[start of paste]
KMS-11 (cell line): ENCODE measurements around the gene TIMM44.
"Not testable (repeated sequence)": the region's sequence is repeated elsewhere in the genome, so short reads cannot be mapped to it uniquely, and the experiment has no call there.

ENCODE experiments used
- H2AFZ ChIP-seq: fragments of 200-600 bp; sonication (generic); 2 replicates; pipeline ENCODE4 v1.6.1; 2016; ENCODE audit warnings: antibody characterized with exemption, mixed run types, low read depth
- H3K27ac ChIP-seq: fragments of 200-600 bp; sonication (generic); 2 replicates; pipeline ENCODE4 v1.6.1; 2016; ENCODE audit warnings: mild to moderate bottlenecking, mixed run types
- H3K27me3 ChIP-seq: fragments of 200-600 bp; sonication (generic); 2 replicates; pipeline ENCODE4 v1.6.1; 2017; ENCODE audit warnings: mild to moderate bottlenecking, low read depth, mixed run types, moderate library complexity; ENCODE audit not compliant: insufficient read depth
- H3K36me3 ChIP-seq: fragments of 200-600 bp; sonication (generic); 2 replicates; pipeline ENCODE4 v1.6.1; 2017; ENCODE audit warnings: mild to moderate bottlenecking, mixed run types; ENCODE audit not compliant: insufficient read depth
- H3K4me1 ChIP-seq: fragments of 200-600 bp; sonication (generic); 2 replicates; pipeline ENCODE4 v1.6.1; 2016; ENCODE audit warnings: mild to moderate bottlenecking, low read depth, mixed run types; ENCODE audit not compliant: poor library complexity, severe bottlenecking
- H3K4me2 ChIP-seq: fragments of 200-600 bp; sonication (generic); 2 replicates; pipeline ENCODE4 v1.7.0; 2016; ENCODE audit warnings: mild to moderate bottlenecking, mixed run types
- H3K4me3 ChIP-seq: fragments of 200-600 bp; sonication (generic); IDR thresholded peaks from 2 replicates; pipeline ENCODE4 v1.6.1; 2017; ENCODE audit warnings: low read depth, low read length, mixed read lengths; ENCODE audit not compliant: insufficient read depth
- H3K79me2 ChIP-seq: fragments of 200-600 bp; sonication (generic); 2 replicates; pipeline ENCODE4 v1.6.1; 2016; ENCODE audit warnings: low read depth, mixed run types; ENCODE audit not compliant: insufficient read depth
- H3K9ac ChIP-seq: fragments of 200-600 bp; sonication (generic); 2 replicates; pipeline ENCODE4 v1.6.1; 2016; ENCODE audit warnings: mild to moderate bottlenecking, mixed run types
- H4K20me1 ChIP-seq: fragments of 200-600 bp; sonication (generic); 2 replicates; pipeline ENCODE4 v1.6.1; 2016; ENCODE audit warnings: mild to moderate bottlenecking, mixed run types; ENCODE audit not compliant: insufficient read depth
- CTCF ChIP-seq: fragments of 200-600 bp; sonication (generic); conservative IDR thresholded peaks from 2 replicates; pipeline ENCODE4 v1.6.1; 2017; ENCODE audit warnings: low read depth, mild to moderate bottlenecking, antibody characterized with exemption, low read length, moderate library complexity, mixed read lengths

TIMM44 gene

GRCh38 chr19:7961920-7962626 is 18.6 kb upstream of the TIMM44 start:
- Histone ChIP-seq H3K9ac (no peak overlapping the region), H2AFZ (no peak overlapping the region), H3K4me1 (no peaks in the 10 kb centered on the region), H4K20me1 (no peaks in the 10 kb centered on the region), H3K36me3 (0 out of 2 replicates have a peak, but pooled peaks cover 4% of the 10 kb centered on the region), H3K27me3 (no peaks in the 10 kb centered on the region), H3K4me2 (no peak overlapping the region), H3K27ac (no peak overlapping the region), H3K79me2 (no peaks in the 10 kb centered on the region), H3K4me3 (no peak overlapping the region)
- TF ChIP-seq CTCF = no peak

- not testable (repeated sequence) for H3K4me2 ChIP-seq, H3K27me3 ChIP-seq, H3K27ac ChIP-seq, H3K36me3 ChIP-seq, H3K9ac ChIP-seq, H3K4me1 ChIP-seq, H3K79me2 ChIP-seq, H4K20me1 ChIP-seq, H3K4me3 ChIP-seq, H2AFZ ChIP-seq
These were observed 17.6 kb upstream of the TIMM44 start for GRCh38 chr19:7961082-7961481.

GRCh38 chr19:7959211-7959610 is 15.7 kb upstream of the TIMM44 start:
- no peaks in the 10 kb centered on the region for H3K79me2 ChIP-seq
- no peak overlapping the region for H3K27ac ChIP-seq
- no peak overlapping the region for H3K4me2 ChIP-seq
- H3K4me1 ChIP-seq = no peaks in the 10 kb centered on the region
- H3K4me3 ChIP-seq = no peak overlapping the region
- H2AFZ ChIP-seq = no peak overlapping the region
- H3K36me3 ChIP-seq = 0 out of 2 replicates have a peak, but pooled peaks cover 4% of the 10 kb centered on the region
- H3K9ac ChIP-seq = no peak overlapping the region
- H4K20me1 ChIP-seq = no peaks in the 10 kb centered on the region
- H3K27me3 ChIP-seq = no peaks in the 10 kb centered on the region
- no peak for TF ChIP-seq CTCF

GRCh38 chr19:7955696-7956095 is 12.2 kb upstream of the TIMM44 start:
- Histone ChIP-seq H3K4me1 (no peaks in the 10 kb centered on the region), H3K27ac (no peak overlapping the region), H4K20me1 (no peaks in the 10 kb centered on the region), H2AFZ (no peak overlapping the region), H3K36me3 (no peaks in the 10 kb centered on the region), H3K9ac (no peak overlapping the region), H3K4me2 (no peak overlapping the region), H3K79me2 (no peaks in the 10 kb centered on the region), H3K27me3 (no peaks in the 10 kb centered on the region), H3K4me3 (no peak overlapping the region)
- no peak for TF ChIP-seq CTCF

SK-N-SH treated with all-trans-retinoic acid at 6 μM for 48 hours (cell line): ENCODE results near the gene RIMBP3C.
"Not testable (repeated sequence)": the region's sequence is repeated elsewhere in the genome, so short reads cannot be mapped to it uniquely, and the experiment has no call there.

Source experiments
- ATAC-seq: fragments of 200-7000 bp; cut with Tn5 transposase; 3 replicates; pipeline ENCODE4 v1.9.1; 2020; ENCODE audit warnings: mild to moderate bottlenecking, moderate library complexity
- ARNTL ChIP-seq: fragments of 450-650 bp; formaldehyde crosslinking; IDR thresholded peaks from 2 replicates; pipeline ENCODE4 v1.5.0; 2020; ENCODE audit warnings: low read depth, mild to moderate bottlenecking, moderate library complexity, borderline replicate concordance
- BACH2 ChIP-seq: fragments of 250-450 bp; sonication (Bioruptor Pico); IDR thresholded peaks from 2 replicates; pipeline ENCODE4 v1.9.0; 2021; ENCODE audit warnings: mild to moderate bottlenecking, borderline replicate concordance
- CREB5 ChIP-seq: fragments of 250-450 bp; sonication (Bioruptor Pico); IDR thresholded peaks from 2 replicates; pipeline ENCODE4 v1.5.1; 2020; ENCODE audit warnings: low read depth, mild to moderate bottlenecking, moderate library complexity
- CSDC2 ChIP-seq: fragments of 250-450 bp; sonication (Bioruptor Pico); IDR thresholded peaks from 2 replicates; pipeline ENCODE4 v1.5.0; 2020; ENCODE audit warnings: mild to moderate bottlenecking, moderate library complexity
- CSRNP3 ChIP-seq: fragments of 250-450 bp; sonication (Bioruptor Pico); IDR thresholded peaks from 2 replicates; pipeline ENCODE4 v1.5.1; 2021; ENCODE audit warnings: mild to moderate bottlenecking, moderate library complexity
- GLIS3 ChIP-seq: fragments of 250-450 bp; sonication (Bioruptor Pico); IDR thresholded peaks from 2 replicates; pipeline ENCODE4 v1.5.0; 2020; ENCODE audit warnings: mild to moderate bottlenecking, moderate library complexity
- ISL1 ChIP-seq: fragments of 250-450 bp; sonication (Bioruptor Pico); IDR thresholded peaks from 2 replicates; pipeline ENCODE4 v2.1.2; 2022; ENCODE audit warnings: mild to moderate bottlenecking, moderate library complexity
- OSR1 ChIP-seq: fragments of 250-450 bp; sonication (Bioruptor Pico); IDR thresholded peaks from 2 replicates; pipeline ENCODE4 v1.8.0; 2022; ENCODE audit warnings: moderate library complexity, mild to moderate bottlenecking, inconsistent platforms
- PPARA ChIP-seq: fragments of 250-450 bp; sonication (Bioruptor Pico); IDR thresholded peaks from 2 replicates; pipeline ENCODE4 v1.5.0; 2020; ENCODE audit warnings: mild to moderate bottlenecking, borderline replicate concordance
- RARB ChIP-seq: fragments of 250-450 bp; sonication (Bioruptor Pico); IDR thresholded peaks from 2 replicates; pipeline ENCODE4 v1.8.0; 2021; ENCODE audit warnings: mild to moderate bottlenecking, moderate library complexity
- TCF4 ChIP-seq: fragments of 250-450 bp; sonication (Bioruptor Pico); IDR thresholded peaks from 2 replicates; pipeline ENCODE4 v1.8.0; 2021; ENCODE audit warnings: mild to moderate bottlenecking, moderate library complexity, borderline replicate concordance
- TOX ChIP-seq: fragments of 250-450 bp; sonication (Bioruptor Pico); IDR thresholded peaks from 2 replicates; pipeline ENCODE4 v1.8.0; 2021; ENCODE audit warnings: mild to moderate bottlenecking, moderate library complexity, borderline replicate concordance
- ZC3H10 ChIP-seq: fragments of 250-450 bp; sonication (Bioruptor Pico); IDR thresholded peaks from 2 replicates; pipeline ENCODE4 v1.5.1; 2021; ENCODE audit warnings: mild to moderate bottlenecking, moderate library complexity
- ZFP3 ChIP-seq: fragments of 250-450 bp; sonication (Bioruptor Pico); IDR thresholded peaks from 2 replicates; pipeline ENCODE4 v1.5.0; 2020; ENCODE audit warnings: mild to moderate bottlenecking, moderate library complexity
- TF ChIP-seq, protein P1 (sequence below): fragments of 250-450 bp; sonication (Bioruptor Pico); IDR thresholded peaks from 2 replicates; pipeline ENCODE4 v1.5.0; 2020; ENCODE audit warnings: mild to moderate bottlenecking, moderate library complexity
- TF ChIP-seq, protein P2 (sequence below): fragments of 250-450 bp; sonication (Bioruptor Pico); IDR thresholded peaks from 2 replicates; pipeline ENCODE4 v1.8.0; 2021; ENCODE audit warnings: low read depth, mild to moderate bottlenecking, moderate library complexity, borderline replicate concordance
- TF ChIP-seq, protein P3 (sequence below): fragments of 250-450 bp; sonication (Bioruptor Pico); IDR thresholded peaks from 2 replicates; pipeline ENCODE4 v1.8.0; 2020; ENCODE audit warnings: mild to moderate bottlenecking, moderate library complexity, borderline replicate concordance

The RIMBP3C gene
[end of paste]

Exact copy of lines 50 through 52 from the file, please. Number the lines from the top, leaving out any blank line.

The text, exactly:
- TCF4 ChIP-seq: fragments of 250-450 bp; sonication (Bioruptor Pico); IDR thresholded peaks from 2 replicates; pipeline ENCODE4 v1.8.0; 2021; ENCODE audit warnings: mild to moderate bottlenecking, moderate library complexity, borderline replicate concordance
- TOX ChIP-seq: fragments of 250-450 bp; sonication (Bioruptor Pico); IDR thresholded peaks from 2 replicates; pipeline ENCODE4 v1.8.0; 2021; ENCODE audit warnings: mild to moderate bottlenecking, moderate library complexity, borderline replicate concordance
- ZC3H10 ChIP-seq: fragments of 250-450 bp; sonication (Bioruptor Pico); IDR thresholded peaks from 2 replicates; pipeline ENCODE4 v1.5.1; 2021; ENCODE audit warnings: mild to moderate bottlenecking, moderate library complexity